Communisms and the Cold War, 1944-1986 – Trial access

Trial access to Communisms and the Cold War, 1944-1986 is provided to Cambridge University members until 10 April 2023.

From the publisher website –

“This collection contains reports and other records compiled by the Communist Party of Great Britain’s (CPGB) International Department between 1944 and 1986—a period which begins immediately after the dissolution of the Communist International (Comintern) and ends shortly before the collapse of the Soviet Union. 

The majority of the documents cover the Sino-Soviet split and the Chinese-Indian disputes of the 1960s and 1970s. There are also materials relating to Soviet satellite states in Eastern Europe, the left in Western Europe, and anti-colonial movements in the developing world. Together, they provide a fascinating insight into the competing power blocs which arose in the communist world during the Cold War, and how British communists reacted to the resulting internecine disputes.”

Please tell us what use you have made of this resource, and if you would have a use for it in the future, please complete the evaluation form here

New e-resource – Royal College of Physicians, Part I: 1200-1862

We are pleased to announce that Royal College of Physicians, Part I: 1200-1862, History of Medicine from Folklore to Modern Public Health Policy by Wiley Digital Archives is now available to Cambridge University members.

The Royal College of Physicians – Part I includes content within the date ranges of 1101 through 1862. From the founding charter to 20th-century reports on the effects of smoking, there is a wealth of material on the RCP’s role in relation to contemporary medical advances. The RCP was founded so that physicians could be formally licensed to practise and those who were not qualified could be exposed and punished. There are many archive records defining the RCP’s changing role in setting standards in medical practice. RCP members have always collected manuscripts and papers on a wide range of medical and non-medical topics. As a result the archives contain an eclectic range of 14th- to 19th-century manuscripts. Personal papers of past fellows from the 16th century to the 20th century provide glimpses into the personal lives and social concerns of many distinguished physicians.

The collection includes titles such as:

A Register of the Doctors of Physick in Our Two Universities of Cambridge and Oxford

A sermon preached before the University of Cambridge, January 27, 1793 by James Fawcett

Some Observations Concerning the Fever Which Prevailed at Cambridge during the Spring of 1815

Text from the Wiley website.

New e-resource: Making of the Modern World Part 1: The Goldsmiths-Kress Collection 1450-1850

Cambridge University Libraries are delighted to announce the acquisition of the digital archive Making of the Modern World Part 1 with access to University members in perpetuity.

For this new acquisition, we are sincerely grateful to the legacy of Dr. Mark Kaplanoff, Fellow of Pembroke College, whose endowment provides Cambridge with rich and diverse collections to support the study of the history of the United States in the University.

The Making of the Modern World, Part I: The Goldsmiths’-Kress Collection, 1450–1850 offers new ways of understanding the expansion of world trade, the Industrial Revolution, and the development of modern capitalism, supporting research in variety of disciplines.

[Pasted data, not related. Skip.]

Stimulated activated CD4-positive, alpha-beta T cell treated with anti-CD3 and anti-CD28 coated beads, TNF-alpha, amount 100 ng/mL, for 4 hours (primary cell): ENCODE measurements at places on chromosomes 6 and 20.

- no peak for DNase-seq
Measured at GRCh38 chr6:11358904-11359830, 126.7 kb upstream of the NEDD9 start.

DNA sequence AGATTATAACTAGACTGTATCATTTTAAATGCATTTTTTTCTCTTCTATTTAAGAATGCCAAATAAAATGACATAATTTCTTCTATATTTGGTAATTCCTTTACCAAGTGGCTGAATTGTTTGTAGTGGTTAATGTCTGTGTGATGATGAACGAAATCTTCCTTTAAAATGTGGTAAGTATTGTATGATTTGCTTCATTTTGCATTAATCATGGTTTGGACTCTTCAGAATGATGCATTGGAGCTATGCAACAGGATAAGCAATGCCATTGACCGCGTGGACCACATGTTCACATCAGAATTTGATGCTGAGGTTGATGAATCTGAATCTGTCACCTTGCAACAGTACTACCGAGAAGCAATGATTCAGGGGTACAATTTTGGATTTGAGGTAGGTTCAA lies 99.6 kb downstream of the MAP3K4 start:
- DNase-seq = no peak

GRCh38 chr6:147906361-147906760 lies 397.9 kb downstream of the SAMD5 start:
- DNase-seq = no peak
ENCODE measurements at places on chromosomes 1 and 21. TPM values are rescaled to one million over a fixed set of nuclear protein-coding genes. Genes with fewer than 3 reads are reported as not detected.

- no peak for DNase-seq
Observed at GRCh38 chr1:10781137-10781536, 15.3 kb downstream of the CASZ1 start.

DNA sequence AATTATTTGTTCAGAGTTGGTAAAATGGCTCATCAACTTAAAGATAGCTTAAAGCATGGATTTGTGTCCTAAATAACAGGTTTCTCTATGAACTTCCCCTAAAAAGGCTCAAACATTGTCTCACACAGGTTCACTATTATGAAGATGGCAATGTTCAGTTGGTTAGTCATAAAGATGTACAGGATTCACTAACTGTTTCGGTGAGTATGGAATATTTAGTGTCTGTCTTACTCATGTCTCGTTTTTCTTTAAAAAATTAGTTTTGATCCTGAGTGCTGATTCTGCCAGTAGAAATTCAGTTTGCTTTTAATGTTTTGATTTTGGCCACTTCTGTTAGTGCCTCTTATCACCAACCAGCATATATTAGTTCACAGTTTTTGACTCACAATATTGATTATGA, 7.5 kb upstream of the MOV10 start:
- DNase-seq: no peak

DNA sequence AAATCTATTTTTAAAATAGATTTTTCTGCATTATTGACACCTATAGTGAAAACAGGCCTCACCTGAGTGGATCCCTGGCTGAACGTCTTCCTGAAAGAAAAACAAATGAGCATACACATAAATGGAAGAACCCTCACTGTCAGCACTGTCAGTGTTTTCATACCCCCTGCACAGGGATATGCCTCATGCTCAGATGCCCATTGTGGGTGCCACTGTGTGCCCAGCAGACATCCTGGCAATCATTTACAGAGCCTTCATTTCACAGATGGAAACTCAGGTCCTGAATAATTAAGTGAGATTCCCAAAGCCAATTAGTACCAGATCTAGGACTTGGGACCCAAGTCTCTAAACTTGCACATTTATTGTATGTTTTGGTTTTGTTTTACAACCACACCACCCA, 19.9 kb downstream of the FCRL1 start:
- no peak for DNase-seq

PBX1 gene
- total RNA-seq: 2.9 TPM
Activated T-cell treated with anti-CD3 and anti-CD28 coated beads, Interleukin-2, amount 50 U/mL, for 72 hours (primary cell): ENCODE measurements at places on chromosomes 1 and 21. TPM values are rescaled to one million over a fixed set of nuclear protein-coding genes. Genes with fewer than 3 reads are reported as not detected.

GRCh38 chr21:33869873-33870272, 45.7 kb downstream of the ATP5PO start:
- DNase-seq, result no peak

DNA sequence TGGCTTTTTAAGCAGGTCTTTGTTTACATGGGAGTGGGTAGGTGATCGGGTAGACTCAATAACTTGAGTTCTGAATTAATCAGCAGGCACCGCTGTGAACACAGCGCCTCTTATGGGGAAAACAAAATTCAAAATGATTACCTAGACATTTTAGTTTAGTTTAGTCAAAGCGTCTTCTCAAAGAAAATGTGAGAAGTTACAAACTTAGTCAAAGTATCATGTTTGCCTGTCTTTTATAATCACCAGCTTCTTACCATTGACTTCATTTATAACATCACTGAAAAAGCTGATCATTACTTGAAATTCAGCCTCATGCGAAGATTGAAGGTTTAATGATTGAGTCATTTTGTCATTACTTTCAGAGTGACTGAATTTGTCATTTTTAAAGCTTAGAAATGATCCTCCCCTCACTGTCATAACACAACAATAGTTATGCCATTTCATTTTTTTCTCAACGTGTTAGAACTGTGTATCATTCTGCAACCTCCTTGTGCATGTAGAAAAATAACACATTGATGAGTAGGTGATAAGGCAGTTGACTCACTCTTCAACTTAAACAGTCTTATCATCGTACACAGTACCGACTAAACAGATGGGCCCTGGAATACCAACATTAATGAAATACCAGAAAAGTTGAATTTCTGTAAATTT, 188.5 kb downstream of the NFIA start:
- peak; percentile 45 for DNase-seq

This collection follows the development of the modern western world through the lens of trade and wealth — the driving force behind many of the major historical events during the period (1450-1850). With full-text search capabilities on an abundance of rare books and primary source materials, this resource provides unparalleled access to more than 61,000 books and 466 serials — more than 12 million pages in all — many of which are the only known copy of the work in the world.

We are thrilled to make this rich archive available in Cambridge, developing the access provided by Eighteenth Century Collections Online (ECCO) and offering new insights and pathways to research across the collections’ focus on history, interpreted in the widest sense, including political science, economics, women’s studies, legal and religious history, and special collections on transportation, banking, finance, and manufacturing.

Access the collection via this link or via the Cambridge University Libraries E-Resources A-Z.

Charles Christian Nahl, Der Isthmus von Panama auf der Höhe des Chagres River. 1850 Charles Christian Nahl, Public domain, via Wikimedia Commons

“Nor is the Chagres river, for most of the distance between Cruces and the Atlantic, in any sense obnoxious to the charge of unhealthiness. It cannot be so. The stream is too rapid, the water too clear, and the bottom and banks too solid and gravelly for the admission of such an idea. The current runs at the rate of about three miles an hour, and the indications of the timber and shrubbery that line its shores, all unite in repulsing the false notion, that up to within a short distance of the town of Chagres, any alarming miasmatic malady prevails, or can prevail. This view of the subject has no sort of connexion with the notorious unhealthiness of the little, squalid, miserable looking concern at its mouth, and which it is intended by all to avoid”–Union of the Atlantic and Pacific Oceans, at or near the Isthmus of Panama, examined and discussed : in a series of letters addressed to the National Institute, at Washington — Bryan, John A., National Institute for the Promotion of Science — 1845 — Kress Library of Business and Economics, Harvard University — GALE|U0106522206

New eresource : Mass Observation Project 1981-2009